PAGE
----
Benefit-Cost ratio: Core Network upgrade

Here the business case shows it up for how lousy it is. We get ten benefit/cost ratios. Five based on NZTA evaluation procedures, five on ARTA's own evaluation procedure. Three under NZTA's procedures have costs higher than benefits. None of ARTA's do. ARTA's base upgrade one is a BCR of 1.5, not spectacular (and with no confidence range around it. Is this the top end or the mid range (it wont be bottom)). Then we have three of the scenarios are fictional "what if fuel went in price a lot", "increase value of time" and some new economic snakeoil called "Other economic benefits relate to CBD (agglomeration) benefits (increased productivity per employee) – residential intensification – wider effects of car use – environmental benefits of new rolling stock"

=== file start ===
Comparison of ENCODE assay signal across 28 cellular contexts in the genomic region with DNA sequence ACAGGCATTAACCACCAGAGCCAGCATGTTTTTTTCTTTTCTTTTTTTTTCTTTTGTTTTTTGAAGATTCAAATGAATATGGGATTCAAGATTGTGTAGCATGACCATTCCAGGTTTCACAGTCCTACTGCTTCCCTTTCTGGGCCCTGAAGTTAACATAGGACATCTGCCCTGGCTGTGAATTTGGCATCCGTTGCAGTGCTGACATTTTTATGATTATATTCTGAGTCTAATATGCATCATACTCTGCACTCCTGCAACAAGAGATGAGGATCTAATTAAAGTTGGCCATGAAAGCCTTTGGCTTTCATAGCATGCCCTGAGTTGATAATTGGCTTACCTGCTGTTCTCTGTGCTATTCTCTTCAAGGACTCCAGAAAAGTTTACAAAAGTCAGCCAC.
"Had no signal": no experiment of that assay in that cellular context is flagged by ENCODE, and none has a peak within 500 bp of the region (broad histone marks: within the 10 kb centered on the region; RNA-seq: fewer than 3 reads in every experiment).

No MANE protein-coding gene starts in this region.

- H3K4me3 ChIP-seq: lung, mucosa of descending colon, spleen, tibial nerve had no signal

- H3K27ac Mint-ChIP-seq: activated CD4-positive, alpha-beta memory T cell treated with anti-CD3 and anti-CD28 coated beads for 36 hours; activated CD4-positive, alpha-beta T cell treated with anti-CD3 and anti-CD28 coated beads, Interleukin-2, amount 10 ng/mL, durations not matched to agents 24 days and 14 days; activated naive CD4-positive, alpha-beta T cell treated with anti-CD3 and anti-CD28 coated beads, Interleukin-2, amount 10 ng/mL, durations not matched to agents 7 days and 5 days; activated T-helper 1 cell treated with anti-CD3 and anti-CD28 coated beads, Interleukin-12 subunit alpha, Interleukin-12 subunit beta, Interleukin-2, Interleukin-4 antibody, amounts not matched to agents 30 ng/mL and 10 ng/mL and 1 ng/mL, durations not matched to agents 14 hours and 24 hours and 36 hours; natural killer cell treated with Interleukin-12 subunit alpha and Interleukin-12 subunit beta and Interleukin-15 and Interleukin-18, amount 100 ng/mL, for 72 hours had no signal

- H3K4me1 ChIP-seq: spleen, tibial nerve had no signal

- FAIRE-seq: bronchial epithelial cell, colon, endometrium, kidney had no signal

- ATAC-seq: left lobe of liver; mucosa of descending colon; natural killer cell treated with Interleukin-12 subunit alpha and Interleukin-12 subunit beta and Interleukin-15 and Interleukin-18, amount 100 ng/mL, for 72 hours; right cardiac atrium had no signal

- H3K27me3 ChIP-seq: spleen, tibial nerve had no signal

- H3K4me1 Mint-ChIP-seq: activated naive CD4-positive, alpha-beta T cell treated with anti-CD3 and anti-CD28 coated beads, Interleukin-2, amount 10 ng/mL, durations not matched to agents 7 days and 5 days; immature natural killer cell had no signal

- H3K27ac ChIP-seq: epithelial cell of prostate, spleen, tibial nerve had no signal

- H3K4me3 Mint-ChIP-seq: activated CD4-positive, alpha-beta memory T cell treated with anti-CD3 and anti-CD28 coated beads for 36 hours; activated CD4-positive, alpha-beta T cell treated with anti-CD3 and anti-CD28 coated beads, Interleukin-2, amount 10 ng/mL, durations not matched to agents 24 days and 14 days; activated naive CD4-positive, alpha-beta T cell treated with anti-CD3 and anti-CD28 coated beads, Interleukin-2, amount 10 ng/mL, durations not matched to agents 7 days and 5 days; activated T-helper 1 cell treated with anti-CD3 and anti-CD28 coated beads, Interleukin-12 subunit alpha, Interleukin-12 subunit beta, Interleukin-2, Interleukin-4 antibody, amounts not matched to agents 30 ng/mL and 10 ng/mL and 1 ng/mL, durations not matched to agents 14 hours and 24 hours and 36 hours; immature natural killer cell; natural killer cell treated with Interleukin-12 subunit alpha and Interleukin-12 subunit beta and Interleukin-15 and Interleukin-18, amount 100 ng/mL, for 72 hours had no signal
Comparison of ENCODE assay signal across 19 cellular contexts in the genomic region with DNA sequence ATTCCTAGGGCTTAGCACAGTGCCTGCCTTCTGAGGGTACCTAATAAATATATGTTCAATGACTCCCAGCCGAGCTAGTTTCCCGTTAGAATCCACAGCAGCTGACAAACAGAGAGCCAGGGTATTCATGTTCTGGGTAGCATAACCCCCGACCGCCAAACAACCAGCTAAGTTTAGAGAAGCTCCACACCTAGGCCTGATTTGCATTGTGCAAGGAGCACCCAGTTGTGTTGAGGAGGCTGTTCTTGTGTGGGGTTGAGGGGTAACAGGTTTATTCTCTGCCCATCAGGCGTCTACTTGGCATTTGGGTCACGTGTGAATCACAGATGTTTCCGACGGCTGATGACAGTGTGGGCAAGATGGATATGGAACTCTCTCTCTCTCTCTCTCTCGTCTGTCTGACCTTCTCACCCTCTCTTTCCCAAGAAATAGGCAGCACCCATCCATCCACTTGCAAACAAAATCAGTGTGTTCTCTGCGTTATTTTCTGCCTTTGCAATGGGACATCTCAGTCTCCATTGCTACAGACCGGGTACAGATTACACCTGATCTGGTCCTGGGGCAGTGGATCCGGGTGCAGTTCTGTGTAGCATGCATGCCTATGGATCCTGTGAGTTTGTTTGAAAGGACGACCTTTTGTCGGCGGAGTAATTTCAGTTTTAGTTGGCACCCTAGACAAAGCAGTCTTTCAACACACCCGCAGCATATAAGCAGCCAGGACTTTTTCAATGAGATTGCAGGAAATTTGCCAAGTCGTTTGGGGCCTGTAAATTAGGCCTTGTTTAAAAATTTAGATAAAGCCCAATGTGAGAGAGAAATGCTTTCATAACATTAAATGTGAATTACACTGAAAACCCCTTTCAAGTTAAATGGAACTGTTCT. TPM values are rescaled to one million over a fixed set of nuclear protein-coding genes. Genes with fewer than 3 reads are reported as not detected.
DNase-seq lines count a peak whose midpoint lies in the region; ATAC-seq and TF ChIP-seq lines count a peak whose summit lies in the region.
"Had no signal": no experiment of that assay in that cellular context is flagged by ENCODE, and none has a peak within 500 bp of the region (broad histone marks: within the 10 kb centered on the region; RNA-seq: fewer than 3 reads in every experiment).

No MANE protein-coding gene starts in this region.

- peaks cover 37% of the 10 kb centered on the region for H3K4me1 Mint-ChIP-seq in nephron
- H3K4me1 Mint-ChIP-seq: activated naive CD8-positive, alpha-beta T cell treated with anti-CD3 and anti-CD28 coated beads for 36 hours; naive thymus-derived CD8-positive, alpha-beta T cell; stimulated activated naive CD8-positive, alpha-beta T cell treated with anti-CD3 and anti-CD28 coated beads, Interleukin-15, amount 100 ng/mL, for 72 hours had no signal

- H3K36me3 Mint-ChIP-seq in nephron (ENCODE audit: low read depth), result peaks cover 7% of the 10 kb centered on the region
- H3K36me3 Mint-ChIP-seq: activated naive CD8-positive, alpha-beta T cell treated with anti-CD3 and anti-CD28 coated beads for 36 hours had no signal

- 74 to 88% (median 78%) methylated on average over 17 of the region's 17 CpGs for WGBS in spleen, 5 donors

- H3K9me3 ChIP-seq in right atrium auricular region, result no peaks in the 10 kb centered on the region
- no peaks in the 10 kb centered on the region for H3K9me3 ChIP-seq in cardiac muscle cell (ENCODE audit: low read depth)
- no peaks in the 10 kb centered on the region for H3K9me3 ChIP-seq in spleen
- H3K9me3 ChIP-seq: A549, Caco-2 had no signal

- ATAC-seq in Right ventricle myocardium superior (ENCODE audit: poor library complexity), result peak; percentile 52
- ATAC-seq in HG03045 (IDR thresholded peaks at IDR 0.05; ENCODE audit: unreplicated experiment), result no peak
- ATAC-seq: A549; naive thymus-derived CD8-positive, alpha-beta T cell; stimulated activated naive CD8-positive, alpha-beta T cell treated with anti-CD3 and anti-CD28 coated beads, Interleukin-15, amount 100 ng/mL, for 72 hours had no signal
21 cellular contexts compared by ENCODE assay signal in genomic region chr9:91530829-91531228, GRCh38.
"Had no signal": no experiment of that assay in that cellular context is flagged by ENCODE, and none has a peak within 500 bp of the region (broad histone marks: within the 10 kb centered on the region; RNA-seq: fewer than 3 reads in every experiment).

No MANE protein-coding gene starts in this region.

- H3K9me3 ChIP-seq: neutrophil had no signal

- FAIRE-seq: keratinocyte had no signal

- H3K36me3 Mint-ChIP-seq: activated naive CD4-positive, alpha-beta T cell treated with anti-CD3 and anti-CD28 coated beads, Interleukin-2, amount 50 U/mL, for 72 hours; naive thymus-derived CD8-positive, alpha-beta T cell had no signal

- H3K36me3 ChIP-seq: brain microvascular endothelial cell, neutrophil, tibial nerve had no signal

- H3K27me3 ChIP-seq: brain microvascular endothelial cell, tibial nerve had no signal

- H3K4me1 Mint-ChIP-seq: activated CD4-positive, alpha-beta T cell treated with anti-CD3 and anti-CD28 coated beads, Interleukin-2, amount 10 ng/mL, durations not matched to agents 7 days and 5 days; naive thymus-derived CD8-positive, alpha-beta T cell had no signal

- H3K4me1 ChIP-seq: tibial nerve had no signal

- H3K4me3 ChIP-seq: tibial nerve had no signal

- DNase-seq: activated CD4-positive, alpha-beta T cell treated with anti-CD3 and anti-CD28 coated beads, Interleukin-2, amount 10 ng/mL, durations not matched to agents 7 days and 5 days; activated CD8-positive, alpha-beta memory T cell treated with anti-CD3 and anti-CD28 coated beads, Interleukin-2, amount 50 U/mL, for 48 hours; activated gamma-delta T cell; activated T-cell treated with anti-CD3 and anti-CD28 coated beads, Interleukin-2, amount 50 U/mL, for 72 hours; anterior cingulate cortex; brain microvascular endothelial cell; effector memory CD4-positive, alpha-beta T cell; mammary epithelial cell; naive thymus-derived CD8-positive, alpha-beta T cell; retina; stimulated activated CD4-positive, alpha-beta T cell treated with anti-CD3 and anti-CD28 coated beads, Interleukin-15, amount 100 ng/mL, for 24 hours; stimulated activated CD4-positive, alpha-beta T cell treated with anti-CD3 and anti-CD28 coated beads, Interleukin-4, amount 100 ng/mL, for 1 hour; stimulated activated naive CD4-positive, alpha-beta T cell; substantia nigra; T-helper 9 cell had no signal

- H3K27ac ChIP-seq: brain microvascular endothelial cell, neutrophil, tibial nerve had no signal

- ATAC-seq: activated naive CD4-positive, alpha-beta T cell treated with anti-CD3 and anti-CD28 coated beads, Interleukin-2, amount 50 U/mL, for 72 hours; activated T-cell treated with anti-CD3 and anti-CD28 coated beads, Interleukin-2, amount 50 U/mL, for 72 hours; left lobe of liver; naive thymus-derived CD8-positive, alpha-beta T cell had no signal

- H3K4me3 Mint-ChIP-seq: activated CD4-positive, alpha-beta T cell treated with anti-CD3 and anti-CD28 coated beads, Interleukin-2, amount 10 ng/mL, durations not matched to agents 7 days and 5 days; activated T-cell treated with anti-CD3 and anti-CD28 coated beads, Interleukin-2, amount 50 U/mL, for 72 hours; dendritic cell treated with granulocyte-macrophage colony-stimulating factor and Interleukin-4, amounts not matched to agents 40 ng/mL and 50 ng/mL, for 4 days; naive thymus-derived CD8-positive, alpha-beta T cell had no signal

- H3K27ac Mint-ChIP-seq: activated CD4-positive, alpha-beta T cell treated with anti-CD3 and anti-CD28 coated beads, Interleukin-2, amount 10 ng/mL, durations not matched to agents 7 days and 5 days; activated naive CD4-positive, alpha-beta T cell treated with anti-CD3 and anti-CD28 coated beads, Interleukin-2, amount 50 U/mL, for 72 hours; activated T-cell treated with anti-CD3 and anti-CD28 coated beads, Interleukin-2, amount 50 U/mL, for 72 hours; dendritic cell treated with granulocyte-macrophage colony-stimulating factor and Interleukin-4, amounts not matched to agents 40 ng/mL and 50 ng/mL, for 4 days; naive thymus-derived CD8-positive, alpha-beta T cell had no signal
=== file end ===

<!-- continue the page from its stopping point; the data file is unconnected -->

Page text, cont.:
Now hold right here. Increased productivity per employee because of agglomeration in the CBD? That's a pretty bold assumption. It implies rental prices increase too, of course. It implies Auckland's CBD is more competitive (than where?). $0.5 billion over 40 years? Who believes this?

Residential intensification? Why is THAT a benefit? A benefit that people live together with less space?

Wider effects of car use? What about the BENEFITS of car use? No, that's right. You'll just count some unrecognised "costs".

Oh and environmental benefits of new rolling stock are already part of the evaluation, but let's count them again hey?

Other factors

Each train trip costs in subsidy today around $7. That is what each rail commuter should be paying extra, but doesn't. That is estimated to drop to $5 by 2016 after spending over a billion on upgrading the system - for 15 million trips a year. Yep you can figure that one out yourself.